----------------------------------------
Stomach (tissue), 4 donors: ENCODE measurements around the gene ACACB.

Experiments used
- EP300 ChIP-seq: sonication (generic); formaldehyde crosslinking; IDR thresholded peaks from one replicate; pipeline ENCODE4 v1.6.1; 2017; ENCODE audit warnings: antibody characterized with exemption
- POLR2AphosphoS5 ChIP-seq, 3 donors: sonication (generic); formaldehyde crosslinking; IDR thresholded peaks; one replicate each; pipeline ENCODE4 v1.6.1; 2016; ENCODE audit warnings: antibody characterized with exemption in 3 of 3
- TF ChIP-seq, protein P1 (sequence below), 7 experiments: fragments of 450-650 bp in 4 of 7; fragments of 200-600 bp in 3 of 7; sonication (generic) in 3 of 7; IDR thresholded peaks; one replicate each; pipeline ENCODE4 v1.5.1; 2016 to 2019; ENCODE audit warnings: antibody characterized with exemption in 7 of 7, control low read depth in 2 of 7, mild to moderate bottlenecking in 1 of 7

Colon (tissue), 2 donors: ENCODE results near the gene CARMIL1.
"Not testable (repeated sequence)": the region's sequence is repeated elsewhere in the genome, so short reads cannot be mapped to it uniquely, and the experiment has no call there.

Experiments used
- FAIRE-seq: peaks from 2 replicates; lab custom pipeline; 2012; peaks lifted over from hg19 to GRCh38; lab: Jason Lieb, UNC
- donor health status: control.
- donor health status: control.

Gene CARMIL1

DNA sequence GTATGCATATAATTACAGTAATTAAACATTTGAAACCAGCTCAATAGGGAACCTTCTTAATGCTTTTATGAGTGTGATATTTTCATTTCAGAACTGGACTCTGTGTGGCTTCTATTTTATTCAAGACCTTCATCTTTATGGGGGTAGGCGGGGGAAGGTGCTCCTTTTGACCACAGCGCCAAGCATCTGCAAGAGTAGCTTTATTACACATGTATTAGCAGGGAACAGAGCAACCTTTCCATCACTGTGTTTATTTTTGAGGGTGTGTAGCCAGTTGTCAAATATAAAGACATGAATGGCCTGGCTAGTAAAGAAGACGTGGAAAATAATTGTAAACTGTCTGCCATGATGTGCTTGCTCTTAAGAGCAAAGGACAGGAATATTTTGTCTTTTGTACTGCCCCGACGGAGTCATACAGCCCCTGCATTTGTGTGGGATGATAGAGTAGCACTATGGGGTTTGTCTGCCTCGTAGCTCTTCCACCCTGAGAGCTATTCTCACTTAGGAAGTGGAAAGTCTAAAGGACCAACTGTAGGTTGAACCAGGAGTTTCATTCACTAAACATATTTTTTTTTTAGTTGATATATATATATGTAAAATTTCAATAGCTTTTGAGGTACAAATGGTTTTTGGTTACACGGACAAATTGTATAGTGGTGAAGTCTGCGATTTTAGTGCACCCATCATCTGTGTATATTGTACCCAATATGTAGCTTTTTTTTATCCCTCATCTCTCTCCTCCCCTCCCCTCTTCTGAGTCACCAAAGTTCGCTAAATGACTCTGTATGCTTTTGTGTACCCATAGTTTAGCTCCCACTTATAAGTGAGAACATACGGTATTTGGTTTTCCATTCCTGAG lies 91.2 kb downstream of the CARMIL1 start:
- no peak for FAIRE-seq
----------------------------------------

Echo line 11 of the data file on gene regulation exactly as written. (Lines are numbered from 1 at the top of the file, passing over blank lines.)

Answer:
- donor health status: control.